+ Site Statistics
+ Search Articles
+ Subscribe to Site Feeds
EurekaMag Most Shared ContentMost Shared
EurekaMag PDF Full Text ContentPDF Full Text
+ PDF Full Text
Request PDF Full TextRequest PDF Full Text
+ Follow Us
Follow on FacebookFollow on Facebook
Follow on TwitterFollow on Twitter
Follow on LinkedInFollow on LinkedIn

+ Translate

Pediatric sleep disorder medicine training in Canada: past, present and future

Pediatric sleep disorder medicine training in Canada: past, present and future

Sleep Medicine: -

Pediatric sleep medicine is rapidly evolving in Canada. As pediatric sleep disorders are increasingly recognized, there is a growing need for clinicians educated in the evaluation and treatment of pediatric sleep disorders. Current pediatric sleep resources in Canada are inadequate to meet the needs of the population. Until this year, there was no formal pathway or specific requirements for pediatric sleep disorder medicine training in Canada and exposure to this field of medicine in post-graduate training was limited. In 2018, the Royal College of Physicians of Canada approved an Area of Focused Competence program for certification and maintenance of competence in Sleep Disordered Medicine. It was designed to ensure adequate breadth and depth of training experiences in this diverse field. The goals of the program are to ensure competence in the assessment and management of adults and children with a range of sleep-wake disorders and sleep-disordered breathing, to interpret sleep investigations, to administratively manage a sleep laboratory and to advance the discipline of Sleep Disorder Medicine through research. The program follows a competency-based model in which, within the year of training, trainees accumulate a dossier of experiences which are evaluated by a Royal College of Physicians and Surgeons committee. This new program will ensure that a critical mass of trained sleep medicine physicians is developed to meet the needs of the Canadian pediatric population and to contribute to advancement of the field of pediatric sleep medicine.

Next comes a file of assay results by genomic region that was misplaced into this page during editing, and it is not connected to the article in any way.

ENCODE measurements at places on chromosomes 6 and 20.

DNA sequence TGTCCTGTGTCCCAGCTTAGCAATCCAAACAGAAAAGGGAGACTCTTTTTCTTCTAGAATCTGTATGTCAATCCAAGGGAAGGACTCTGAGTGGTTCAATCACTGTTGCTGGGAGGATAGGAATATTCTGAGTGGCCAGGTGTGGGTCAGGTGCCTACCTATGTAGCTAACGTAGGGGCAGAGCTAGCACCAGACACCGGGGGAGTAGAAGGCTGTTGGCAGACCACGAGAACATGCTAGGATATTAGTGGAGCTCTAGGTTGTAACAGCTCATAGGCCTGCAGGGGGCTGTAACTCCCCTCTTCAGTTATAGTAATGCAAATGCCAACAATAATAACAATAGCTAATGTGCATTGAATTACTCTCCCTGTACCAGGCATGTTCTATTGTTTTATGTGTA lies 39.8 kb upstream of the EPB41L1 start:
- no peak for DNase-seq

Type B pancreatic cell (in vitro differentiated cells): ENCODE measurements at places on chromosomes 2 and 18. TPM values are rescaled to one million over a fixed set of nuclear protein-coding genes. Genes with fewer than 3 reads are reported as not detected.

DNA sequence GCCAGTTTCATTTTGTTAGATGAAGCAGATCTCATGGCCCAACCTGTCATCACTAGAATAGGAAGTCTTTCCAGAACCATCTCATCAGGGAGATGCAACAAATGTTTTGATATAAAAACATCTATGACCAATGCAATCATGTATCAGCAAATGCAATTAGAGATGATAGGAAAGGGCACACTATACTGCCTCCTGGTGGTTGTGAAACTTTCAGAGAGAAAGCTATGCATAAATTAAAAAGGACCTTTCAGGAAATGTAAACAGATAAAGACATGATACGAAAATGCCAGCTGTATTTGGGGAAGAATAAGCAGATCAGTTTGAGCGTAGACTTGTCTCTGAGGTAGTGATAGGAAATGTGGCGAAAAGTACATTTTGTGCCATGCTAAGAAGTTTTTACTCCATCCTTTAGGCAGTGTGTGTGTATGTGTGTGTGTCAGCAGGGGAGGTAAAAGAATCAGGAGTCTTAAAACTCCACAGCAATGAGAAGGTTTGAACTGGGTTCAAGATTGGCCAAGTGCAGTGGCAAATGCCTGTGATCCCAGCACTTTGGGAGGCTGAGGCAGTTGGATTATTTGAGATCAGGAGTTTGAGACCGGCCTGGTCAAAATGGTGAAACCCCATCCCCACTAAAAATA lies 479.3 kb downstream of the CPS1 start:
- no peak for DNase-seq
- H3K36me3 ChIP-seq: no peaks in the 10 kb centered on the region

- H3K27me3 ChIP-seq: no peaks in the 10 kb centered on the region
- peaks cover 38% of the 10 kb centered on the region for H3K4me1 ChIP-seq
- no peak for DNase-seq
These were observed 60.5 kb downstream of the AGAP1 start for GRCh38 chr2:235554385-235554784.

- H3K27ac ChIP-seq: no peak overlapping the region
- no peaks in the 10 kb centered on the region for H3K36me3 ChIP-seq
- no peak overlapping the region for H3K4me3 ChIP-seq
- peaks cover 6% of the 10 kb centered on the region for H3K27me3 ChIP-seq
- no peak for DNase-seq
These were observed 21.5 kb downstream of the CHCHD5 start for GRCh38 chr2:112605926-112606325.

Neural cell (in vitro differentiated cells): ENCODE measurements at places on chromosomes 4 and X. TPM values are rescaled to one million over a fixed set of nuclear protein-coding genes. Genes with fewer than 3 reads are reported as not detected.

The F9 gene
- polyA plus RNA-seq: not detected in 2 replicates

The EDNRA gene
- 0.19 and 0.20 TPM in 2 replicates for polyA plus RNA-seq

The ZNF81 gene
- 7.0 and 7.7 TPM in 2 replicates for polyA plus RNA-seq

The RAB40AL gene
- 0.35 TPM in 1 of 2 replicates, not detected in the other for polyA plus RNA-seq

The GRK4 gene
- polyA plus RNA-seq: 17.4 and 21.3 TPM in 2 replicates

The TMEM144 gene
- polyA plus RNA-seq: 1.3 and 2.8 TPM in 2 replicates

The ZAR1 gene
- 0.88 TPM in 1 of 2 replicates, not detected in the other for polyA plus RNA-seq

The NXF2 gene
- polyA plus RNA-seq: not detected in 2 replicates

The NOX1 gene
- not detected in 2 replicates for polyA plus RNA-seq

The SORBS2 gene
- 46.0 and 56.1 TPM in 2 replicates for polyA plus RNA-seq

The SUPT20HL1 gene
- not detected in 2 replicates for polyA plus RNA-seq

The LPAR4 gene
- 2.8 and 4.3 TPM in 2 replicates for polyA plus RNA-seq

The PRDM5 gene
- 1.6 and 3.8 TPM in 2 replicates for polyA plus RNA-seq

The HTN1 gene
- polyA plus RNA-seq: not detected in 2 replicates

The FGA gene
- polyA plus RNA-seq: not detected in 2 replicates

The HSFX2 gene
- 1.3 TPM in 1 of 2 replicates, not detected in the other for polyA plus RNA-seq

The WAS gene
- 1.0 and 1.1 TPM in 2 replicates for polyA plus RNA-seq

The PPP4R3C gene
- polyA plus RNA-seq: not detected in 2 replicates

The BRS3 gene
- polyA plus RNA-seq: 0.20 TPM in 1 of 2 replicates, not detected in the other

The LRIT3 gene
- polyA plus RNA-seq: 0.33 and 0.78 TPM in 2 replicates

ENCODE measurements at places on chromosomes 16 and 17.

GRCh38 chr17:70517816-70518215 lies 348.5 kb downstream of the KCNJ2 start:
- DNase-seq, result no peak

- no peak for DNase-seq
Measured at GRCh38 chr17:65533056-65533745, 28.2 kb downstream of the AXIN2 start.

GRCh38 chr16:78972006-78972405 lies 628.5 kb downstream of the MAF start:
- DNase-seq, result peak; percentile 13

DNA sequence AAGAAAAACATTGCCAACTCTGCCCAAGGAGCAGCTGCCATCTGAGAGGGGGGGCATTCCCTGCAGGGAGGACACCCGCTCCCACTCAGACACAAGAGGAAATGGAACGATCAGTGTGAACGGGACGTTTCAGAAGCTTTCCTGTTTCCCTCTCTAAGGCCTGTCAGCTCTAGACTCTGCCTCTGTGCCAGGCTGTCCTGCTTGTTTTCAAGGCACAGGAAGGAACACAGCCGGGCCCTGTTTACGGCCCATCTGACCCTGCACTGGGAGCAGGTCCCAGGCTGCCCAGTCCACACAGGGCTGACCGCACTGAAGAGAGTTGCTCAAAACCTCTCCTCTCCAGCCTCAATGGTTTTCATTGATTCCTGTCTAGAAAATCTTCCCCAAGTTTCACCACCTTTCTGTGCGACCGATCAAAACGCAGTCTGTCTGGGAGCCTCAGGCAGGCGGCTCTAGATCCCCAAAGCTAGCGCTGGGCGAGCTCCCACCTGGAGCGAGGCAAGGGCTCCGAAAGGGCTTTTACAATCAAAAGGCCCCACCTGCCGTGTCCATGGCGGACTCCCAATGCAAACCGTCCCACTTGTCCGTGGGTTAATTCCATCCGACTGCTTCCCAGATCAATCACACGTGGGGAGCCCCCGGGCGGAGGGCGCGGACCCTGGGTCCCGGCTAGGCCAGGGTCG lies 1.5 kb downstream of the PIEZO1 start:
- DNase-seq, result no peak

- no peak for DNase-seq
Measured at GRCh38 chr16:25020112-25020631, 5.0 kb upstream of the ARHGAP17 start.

(PDF emailed within 0-6 h: $19.90)

Accession: 065874744

Download citation: RISBibTeXText

PMID: 30458976

DOI: 10.1016/j.sleep.2018.10.010

Related references

Pediatric Critical Care Medicine Training in India: Past, Present, and Future. Frontiers in Pediatrics 6: 34-34, 2018

Pediatric evidence-based medicine: past, present, and future. Journal of Pediatrics 136(3): 383-389, 2000

Sleep medicine: past lessons, present challenges, and future opportunities. Sleep Medicine Reviews 12(4): 249-251, 2008

Evolution of nuclear medicine training: past, present, and future. Journal of Nuclear Medicine 48(2): 257-268, 2007

Training and practice of pediatric surgery in Africa: past, present, and future. Seminars in Pediatric Surgery 21(2): 103-110, 2012

Emergency medicine training in Canada: learning from the past to prepare for the future. Cjem 10(2): 108-113, 2008

Sleep in attention-deficit/hyperactivity disorder in children and adults: past, present, and future. Sleep Medicine Reviews 16(4): 371-388, 2012

Trends in American nuclear medicine training: past, present, and future. Seminars in Nuclear Medicine 30(3): 209-213, 2000

Pediatric hospital medicine and children with medical complexity: past, present, and future. Current Problems in Pediatric and Adolescent Health Care 42(5): 113-119, 2012

Emergency Medicine Training and Practice in Canada: Celebrating the Past & Evolving for the Future. Cjem 19(S2): S1-S8, 2018

Higher specialist training in accident and emergency medicine--past, present and future. Journal of Accident & Emergency Medicine 14(2): 104-106, 1997

Essay - Family medicine education and training in China: past, present and future. British Journal of General Practice 57(541): 674-676, 2007

Autonomy in pediatric nursing--past, present and future. Considerations from the viewpoint of basic training. Kinderkrankenschwester 17(6): 257-260, 1998

Evidence-based medicine training in graduate medical education: past, present and future. Journal of Evaluation in Clinical Practice 6(2): 121-138, 2000

Changing trends in pediatric psychiatric emergencies Are emergency medicine training programs prepared for the present and preparing for the future?. Pediatric Research 47(4 Part 2): 117A, April, 2000